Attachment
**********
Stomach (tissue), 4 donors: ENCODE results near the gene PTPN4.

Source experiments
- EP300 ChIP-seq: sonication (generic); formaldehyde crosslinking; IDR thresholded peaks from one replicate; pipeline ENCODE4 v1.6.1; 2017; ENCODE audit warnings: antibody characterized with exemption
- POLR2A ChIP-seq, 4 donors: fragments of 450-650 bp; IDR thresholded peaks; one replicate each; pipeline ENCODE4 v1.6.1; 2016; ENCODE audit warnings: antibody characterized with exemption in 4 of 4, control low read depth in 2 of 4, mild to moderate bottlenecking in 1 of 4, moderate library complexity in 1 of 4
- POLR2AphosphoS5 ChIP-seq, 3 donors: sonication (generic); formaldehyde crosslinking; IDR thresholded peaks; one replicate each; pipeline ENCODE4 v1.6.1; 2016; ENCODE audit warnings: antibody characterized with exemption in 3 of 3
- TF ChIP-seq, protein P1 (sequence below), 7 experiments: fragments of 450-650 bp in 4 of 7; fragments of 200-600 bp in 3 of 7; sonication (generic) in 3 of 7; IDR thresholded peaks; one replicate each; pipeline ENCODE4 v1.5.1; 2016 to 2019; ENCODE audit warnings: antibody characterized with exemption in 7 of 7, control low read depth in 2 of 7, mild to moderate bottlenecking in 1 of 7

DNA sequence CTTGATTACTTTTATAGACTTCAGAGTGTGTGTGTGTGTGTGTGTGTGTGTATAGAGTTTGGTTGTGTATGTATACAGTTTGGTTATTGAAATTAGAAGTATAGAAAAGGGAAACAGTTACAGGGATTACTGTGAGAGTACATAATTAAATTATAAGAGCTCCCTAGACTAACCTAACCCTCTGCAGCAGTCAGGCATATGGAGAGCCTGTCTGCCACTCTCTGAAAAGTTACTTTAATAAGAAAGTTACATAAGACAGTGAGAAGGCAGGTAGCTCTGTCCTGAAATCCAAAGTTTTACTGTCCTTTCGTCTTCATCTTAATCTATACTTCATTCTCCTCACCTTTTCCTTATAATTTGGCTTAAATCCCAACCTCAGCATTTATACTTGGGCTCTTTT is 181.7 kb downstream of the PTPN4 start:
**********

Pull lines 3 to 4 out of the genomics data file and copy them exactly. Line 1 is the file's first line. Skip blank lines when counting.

- EP300 ChIP-seq: sonication (generic); formaldehyde crosslinking; IDR thresholded peaks from one replicate; pipeline ENCODE4 v1.6.1; 2017; ENCODE audit warnings: antibody characterized with exemption
- POLR2A ChIP-seq, 4 donors: fragments of 450-650 bp; IDR thresholded peaks; one replicate each; pipeline ENCODE4 v1.6.1; 2016; ENCODE audit warnings: antibody characterized with exemption in 4 of 4, control low read depth in 2 of 4, mild to moderate bottlenecking in 1 of 4, moderate library complexity in 1 of 4